I just downloaded Catholic singer/songwriter Donna Cori Gibson’s latest single FREE! She’s giving away the first song from her new album \”The Way of the Cross – a song for each station\” for free, but only for a limited time so download it while it’s still available.
It’s worth a listen. Download it here:
Ok, I admit it. I haven’t blogged in a while. The problem is, I have way too much going on. Kids, Parents, Work, Stuff around the house, it just seems to pile up. Today,, I looked at my calendar and noticed Lent is just around the corner. “Didn’t we just put away the Christmas decorations?” I hear myself say to no one in particular.
Suddenly I realize that I have less control of everything then I like. I also realize I’m trying to hold on to everything and make it all work the way I want. In the end I can’t. There are too many moving parts. That’s when I need to stop and remember who’s really in charge.
The priest at church last Sunday gave an incredible Homily. He pointed to all the turmoil in the Middle East. He said that dictators always want the population a little nervous. If they are worried about where their next meal is coming from, they will be too focused on that to cause the dictator much trouble.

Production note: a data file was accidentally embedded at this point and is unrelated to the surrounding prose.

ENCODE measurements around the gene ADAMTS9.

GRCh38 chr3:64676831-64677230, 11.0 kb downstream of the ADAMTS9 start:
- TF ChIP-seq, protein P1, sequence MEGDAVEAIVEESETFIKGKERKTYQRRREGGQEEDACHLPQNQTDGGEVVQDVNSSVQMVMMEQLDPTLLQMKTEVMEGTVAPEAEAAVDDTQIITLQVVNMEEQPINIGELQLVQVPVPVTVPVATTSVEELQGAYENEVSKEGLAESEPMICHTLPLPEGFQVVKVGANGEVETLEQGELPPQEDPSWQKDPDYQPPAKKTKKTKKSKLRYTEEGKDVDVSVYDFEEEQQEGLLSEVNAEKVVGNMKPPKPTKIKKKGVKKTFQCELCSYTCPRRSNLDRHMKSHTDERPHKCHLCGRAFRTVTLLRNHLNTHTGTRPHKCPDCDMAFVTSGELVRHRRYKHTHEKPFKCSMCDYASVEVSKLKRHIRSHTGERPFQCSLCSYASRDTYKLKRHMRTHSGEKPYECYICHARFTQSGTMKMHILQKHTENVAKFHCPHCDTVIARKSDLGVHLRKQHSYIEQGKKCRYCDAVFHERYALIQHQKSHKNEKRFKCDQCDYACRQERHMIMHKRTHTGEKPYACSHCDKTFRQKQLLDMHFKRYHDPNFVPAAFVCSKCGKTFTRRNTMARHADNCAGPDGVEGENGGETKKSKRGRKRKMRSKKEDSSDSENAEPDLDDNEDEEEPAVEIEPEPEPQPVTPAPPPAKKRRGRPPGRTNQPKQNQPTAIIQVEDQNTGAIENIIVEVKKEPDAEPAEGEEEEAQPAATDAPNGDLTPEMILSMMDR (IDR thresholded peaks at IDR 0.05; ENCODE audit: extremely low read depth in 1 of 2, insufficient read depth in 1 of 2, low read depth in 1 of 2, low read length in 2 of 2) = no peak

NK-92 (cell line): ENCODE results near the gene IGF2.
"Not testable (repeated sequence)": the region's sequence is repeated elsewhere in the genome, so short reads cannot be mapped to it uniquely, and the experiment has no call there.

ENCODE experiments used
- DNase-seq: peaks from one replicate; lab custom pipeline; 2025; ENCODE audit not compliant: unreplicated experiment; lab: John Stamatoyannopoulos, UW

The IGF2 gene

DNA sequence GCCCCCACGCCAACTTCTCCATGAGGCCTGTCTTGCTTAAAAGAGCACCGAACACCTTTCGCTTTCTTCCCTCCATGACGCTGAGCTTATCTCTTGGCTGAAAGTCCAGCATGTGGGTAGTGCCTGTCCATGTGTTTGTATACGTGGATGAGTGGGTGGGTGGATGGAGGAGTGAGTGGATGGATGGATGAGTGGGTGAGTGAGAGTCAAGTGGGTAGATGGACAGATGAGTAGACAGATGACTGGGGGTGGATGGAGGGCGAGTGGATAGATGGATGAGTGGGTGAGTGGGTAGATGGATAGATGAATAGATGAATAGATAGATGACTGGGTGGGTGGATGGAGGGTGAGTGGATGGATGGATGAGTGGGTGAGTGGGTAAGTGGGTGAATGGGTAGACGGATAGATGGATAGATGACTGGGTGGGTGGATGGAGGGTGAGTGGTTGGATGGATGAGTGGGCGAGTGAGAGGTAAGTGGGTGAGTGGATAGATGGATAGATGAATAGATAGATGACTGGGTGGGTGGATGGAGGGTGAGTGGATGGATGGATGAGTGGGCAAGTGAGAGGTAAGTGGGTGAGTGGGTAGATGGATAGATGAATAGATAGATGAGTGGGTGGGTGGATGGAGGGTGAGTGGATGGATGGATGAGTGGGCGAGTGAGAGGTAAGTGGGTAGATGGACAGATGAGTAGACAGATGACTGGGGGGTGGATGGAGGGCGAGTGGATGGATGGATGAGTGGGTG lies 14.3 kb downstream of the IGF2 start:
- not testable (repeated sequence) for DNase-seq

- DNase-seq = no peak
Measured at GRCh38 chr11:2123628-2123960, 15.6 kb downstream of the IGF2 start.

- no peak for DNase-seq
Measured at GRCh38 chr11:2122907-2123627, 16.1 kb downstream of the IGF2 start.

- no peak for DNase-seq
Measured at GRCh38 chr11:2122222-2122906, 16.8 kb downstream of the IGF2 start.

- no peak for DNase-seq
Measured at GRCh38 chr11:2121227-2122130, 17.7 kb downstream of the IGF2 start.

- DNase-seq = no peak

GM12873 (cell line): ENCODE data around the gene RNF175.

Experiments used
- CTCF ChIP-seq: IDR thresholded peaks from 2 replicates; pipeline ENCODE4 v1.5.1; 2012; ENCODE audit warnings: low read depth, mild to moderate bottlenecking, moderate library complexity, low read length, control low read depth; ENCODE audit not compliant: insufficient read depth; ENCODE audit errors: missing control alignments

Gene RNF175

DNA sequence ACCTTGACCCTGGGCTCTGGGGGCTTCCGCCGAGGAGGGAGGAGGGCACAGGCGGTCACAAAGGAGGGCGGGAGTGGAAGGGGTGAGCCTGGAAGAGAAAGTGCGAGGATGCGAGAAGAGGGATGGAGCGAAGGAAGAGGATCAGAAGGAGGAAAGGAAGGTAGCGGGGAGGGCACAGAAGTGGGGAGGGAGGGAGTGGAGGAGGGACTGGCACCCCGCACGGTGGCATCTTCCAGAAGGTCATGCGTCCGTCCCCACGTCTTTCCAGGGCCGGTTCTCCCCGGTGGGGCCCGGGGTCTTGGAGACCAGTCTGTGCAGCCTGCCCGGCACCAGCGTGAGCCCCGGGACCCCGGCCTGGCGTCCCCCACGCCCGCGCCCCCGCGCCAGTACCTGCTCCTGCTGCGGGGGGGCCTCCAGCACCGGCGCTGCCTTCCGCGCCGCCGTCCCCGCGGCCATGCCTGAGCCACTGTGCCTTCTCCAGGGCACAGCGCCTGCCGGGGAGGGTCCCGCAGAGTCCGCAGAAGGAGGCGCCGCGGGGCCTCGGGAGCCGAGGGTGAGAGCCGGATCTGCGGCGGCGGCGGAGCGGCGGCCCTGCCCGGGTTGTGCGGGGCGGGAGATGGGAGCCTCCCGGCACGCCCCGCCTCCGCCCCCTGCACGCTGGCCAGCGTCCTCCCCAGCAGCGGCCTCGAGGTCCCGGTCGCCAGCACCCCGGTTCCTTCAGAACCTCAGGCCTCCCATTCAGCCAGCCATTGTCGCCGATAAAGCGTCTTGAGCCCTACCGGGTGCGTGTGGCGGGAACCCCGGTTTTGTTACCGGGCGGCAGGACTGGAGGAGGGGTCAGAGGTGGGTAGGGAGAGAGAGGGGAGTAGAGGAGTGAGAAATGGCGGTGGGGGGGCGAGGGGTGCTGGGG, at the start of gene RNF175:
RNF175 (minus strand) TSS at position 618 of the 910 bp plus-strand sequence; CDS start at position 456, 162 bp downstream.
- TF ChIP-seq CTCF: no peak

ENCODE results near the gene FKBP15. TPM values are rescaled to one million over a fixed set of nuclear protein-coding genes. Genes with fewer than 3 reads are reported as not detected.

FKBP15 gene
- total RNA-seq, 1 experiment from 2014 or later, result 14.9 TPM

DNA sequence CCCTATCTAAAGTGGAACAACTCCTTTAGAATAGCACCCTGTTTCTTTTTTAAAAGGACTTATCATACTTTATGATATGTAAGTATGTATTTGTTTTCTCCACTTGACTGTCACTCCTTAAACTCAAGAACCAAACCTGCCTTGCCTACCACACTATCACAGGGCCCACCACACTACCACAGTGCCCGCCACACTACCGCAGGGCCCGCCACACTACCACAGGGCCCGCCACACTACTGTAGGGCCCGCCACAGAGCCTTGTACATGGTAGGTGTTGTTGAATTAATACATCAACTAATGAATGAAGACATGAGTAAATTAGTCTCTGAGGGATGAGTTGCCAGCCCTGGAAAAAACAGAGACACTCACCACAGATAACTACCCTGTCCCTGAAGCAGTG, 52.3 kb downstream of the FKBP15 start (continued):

Behold the birds of the air, for they neither sow, nor do they reap, nor gather into barns: and your heavenly Father feedeth them. Are not you of much more value than they?
27 And which of you by taking thought, can add to his stature by one cubit? 28 And for raiment why are you solicitous? Consider the lilies of the field, how they grow: they labour not, neither do they spin.
29 But I say to you, that not even Solomon in all his glory was arrayed as one of these.
30 And if the grass of the field, which is today, and tomorrow is cast into the oven, God doth so clothe: how much more you, O ye of little faith?
31 Be not solicitous therefore, saying, What shall we eat: or what shall we drink, or wherewith shall we be clothed?
32 For after all these things do the heathens seek. For your Father knoweth that you have need of all these things.
33 Seek ye therefore first the kingdom of God, and his justice, and all these things shall be added unto you.
The priest asked each parishioner to ask themselves – as they left the building, “Is Christ my King?” If the answer is “yes” then seek His kingdom. If Christ IS your king, then the Father knows your needs, you do not need to worry about tomorrow. That doesn’t mean you don’t need to work. It is more a matter of where your priorities are. Work each day trying to accomplish the Father’s will in your life, whatever it may be. Then, be at peace, God knows your needs – trust in Him.